Rendezvous with Dr Rashmi Sarkar

Dr Rashmi Sarkar is a teaching faculty of 20+ years in premier medical institutes in India. She is an academician and has empowered and mentored a large number of youngsters and practitioners. She was the President of the Indian Academy of Dermatology, Venereology and Leprology in 2022. She is a globally recognized leader among her peers and has been elected as International League of Dermatological Societies (ILDS) Director of South Asia, Middle East and Africa in 2023 at WCD Singapore.

Q1. As a practising dermatologist for more than a decade now, how do you think dermatology has evolved as a specialization?

I have been in dermatology for more than two and a half decades. As a speciality, it has evolved from just dermatology, venereology and leprology to embrace a lot of dermato-surgery and cosmetic dermatology. From being looked at as a subject with just medical dermatology and infectious diseases, it has evolved into an investigational branch, including dermatopathology and dermoscopy; and has many sub-specialities including pediatric dermatology, geriatric dermatology, trichology and so on. It may be tough to imbibe all in 3 years of postgraduation. So continued learning is important.

Q2. We’d love it if you could share a fond memory or any event that you considered a milestone in your career.

There have been several milestones in my career. But an important one was when I was chosen as one of the international women dermatologists to be celebrated in a live painting by a Canadian artist at the World Congress of Dermatology 2015 at Vancouver by the Women’s Dermatologic Society (WDS) and Galderma! I represented the internationally known woman dermatologist from Asia, whereas the other 3 were Dr Wilma Bergfield from North America, Dr Marcia Ramos e Silva from Brazil and Dr Christa de Cuyper from Europe. The artist had taken details of our personality and pictures and painted them on a huge canvas, in front of thousands of dermatologists from all over the world coming in and out. It was a huge moment for me, globally, as I come from a very modest background with my late father, Dr. AK Sarkar, being a Professor in Biochemistry at PGI, Chandigarh and my late mother, Mrs. Chhobi Sarkar being a teacher and play therapist. My husband, Dr Srikanta Basu is a Director Professor in Pediatrics. I just did my work with passion.

Q3. What has your experience been like representing India on an international platform in the field?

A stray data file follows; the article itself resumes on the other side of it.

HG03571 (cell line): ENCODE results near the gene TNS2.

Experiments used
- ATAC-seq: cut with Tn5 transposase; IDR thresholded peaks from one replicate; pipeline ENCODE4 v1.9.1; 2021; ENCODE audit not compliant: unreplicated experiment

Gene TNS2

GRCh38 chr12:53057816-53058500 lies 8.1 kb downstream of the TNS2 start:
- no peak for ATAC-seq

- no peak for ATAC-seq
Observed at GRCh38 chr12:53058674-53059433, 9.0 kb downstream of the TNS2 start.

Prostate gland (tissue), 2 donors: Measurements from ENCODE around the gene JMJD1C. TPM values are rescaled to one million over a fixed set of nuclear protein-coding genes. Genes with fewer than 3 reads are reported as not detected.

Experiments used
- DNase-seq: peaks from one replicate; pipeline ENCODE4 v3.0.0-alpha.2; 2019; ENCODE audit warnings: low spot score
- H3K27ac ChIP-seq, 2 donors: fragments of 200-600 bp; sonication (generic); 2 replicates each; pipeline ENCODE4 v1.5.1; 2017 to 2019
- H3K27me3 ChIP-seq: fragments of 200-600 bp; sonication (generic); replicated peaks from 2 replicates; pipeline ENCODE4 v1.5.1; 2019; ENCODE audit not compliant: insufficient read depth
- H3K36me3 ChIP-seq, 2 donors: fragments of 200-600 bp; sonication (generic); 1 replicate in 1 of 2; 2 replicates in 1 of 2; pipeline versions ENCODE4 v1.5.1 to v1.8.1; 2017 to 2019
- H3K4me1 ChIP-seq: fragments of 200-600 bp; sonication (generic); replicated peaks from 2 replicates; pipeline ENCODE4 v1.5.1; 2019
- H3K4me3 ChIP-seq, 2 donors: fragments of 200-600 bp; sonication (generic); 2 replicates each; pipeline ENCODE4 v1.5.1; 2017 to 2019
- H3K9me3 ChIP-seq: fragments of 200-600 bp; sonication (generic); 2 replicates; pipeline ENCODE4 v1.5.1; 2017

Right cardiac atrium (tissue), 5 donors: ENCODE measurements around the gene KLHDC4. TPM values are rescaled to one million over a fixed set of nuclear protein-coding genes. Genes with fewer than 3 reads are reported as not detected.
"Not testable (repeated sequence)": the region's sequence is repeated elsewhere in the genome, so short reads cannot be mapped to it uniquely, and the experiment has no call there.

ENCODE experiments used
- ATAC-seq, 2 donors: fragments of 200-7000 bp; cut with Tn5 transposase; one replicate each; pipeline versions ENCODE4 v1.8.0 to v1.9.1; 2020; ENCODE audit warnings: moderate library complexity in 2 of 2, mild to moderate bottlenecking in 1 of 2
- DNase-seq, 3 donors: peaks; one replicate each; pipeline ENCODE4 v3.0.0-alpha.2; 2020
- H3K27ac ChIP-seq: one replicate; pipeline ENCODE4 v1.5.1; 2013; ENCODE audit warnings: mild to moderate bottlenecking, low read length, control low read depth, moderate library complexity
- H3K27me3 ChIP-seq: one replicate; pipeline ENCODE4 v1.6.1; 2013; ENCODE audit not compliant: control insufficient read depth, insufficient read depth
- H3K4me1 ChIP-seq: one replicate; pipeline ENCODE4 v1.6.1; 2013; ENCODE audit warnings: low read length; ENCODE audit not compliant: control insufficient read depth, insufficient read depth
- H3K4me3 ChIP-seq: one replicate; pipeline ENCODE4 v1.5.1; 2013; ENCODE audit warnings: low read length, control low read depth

Way back in 2006, one of my first international lectures as invited faculty was on Pigmentary disorders at the Annual American Academy of Dermatology. I just worked hard and with honesty, with the intent to learn and imbibe from international great people. So I worked in many dermatology organisations including WDS, AAD, SOCS, ISD, ASPCR, ASPD, and ISPD among others. It has been a wonderful experience, especially serving as Chair of the International Mentorship Committee of ISD and also on the Board of Directors in ISD, WDS, and SOCS.

The latest and the biggest is being elected as International League of Dermatological Societies (ILDS) Director of South Asia, Middle East and Africa in 2023 at WCD Singapore. I have brought a lot of things I learned as an international Board member to the table as President of the Indian Association of Dermatologists, Venereologists and Leprologists (IADVL) in 2022. At the same time, the international community has appreciated my hard work, fair and inclusive attitude and my ability to voice new ideas.

Q4. What are some skills that upcoming medical students should focus on developing during their training years?

Upcoming medical students need to read a lot and develop their clinical acumen and skills in seeing patients. Our patients are our greatest teachers. They also need to learn empathy and soft skills when dealing with their patients which will stay with them throughout life. Time management and learning to have other interests and hobbies are essential.

Q5. Can you shed light on the research opportunities available in our country both at UG & PG levels?

Research opportunities at the UG level are mostly available at the ICMR level or student exchange programs with foreign universities which they need to find out.

At the PG level, they are available at ICMR, CSIR or sometimes by individual institutes. In Dermatology, research grants are provided by IADVL, the Pigmentary Disorders Society and other societies too, if your proposal is selected. Working on research with a dermatology expert also helps.

Q6. What message would you want to give to the coming generations in the field of Dermatology?

We need to remain true to our speciality and also confident in ourselves. Dermatology at best is a healthy mix of 70 per cent Clinical Dermatology and 30 per cent Aesthetic Dermatology. We must see the patient as a whole and learn to catch clues pointing to internal disease. A good eye is important in dermatology as well as daily honing of our skills. We need to be patient, honest hard-working and less angry.

Dr Rashmi Sarkar

Dr Rashmi Sarkar, President IADVL received the Volunteer of the Year Award from President WDS, Dr Erin Gilbert

Dr Rashmi Sarkar as Regional Director with Board Members of ILDS in 2023

Dr Rashmi Sarkar received International Pioneer Award, WDS in 2023

Dr Rashmi Sarkar receiving Maria Duran Medal from International Society of Dermatology at WCD 2023

Dr Rashmi Sarkar starts Indian WDS with President Dr Wendy Roberts in 2009

Dr Rashmi Sarkar, President, of the Indian Women’s Dermatologic Association with WDS Global Shelter Project with Dr Pearl Grimes

WDS Painting of International Women Leaders- Dr Rashmi Sarkar, Asia at WCD Vancouver 2015

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